Jim Nathanson, a teacher at the Duke Ellington School of the Arts and a Democratic Party activist, launched his campaign yesterday for the D.C. City Council seat being vacated by council member Polly Shackleton (D-Ward 3), calling for more school funding and preservation of park space.
"The City Council should give the superintendent of schools every penny she feels she needs," Nathanson said to a gathering of about a dozen supporters. Mayor Marion Barry's latest budget proposal for fiscal 1987 does not fund the school board's full request.
Nathanson, 53, spoke at the Glover Archbold Park, near Wisconsin Avenue and Van Ness Street NW, where he opposed permits granted to the Donohoe Co. to build a road into the park. He said the road, if built, should not take up as much of the open space as now planned.
Two other announced candidates for the Democratic nomination for the Ward 3 seat -- political consultant Mark Plotkin and newsletter publisher Ruth Dixon -- have made development in the ward an issue.
Plotkin has said that, if given the chance, developers would turn Ward 3 into another Rosslyn or Crystal City. He has supported designating the Cleveland Park neighborhood as a historic district to limit development. Dixon has said that "we're rightly concerned" about commercial development but that it's inevitable and its impact on communities should be minimized.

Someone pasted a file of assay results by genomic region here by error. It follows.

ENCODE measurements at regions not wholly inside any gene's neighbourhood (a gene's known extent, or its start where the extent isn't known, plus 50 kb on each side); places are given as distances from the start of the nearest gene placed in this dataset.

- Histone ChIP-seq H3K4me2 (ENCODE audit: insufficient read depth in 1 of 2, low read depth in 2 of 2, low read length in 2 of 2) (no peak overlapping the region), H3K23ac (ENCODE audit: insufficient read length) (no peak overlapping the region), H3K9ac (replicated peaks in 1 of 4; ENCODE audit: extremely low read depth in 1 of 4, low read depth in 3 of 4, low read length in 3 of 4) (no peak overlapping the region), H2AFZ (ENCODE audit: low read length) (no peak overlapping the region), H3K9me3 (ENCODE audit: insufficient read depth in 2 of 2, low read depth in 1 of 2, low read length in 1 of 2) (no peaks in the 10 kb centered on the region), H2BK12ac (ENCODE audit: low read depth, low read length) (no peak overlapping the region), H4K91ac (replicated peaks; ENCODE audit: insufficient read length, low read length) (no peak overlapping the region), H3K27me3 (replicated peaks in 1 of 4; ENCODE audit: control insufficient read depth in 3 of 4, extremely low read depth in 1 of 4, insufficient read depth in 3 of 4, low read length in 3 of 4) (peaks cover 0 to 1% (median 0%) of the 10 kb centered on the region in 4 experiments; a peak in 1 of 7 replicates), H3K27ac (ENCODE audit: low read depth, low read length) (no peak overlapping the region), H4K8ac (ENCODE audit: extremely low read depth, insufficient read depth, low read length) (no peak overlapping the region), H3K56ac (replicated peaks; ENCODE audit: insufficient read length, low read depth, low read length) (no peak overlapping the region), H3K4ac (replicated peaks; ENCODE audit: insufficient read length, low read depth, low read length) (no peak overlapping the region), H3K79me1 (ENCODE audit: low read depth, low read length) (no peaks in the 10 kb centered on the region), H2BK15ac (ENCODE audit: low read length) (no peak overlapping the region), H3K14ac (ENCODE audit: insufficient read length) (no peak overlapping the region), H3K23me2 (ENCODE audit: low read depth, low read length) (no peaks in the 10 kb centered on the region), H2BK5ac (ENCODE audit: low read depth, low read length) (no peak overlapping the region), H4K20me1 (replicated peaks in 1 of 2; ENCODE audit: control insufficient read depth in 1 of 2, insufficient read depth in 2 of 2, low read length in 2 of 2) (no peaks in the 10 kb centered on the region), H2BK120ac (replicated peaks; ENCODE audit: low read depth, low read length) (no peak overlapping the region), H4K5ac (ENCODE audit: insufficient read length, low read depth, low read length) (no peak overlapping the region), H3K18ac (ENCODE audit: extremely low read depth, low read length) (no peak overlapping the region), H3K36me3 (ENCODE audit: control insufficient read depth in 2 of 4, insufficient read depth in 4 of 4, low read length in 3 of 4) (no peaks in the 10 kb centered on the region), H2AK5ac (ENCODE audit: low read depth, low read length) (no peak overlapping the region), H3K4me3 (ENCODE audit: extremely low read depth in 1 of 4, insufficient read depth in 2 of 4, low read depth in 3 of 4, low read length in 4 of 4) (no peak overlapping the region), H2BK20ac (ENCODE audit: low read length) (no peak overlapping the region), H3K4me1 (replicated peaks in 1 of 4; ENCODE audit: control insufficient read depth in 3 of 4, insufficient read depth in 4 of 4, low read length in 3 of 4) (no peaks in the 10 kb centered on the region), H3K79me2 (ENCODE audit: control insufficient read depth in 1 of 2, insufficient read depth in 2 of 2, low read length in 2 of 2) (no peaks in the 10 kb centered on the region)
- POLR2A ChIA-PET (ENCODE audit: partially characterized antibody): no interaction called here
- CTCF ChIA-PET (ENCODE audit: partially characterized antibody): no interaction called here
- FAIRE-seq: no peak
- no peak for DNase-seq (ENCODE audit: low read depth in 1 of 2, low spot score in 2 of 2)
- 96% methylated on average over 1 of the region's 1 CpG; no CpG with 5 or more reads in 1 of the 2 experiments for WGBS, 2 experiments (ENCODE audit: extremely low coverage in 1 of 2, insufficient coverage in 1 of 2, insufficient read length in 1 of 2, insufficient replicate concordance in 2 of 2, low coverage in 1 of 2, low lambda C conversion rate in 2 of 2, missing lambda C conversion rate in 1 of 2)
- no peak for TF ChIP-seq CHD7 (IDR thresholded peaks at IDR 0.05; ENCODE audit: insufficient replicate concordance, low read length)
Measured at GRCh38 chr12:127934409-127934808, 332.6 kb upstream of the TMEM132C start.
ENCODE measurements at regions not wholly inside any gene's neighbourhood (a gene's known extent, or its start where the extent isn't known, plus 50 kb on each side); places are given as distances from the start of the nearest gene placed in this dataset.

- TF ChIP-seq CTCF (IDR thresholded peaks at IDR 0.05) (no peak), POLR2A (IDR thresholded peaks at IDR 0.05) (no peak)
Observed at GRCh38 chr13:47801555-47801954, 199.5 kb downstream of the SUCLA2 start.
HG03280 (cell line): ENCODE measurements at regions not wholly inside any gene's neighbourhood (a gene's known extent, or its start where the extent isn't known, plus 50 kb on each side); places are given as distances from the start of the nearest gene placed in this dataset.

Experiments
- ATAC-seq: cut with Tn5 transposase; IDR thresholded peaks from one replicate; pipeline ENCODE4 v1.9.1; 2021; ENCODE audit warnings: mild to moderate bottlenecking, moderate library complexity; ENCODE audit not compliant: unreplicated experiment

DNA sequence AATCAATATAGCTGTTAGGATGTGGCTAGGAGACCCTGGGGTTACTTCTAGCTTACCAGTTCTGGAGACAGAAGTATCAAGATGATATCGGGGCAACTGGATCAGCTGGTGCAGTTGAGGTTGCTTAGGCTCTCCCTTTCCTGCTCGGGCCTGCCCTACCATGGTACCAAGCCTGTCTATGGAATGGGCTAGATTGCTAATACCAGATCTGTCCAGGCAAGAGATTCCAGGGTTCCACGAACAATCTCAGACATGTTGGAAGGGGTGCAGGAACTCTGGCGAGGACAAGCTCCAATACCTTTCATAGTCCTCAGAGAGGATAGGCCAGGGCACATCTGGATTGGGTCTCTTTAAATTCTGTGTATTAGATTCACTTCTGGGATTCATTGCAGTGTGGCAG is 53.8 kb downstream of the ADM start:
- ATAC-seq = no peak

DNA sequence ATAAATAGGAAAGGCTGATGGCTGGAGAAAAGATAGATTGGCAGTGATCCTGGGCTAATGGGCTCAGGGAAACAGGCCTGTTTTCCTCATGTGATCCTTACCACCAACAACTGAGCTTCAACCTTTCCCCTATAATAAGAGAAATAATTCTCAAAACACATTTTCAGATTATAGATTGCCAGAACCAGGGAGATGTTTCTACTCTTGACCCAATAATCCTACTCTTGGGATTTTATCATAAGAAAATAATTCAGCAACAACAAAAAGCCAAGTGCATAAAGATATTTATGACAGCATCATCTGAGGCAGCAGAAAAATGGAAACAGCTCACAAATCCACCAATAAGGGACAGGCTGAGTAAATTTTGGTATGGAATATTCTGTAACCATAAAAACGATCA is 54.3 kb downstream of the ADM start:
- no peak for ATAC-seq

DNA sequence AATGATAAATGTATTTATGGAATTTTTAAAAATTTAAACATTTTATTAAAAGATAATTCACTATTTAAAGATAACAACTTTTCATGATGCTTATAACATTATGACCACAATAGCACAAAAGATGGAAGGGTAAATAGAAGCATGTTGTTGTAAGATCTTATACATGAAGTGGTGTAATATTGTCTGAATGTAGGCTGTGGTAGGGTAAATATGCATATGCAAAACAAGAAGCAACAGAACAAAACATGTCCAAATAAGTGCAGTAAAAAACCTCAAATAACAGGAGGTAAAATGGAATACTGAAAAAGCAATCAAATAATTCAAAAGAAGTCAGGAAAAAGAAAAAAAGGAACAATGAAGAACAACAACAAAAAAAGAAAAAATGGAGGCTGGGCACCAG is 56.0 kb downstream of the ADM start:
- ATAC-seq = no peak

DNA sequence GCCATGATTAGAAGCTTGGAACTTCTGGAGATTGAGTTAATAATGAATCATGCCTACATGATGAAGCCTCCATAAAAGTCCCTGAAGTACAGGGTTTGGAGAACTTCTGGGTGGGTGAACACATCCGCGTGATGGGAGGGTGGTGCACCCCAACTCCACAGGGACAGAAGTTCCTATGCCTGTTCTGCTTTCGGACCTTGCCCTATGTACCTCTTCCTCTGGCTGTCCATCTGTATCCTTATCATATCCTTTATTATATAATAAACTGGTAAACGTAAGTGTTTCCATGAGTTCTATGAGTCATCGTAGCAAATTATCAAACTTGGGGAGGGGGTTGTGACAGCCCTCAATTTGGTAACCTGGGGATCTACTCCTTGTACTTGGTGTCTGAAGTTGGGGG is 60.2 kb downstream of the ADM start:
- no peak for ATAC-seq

Nathanson said it's important to recognize "that development will come" and said that efforts should be concentrated on harmonizing development along Wisconsin and Connecticut avenues with the surrounding neighborhoods.
Shackleton, who earlier had endorsed Nathanson for the seat, attended the gathering and brought with her a list of successful candidates she has supported in the past, countering the suggestion by some that she has mainly backed losers. On the list were Barry in his school board and mayoral campaigns, Walter E. Fauntroy in his campaigns for D.C. delegate to Congress and Arrington Dixon in his first race for City Council chairman.
Nathanson has practiced law and taught at D.C. public schools, including Cardozo High School. He graduated from Harvard University and received both a master's degree in education and a law degree from George Washington University.
Others mentioned as possible candidates for the seat include Democrat Mary Draper Janney, a former leader of Wider Opportunities for Women and Planned Parenthood of Metropolitan Washington, and Republican Gloria R. Corn, an advisory neighborhood commissioner and Forest Hills resident.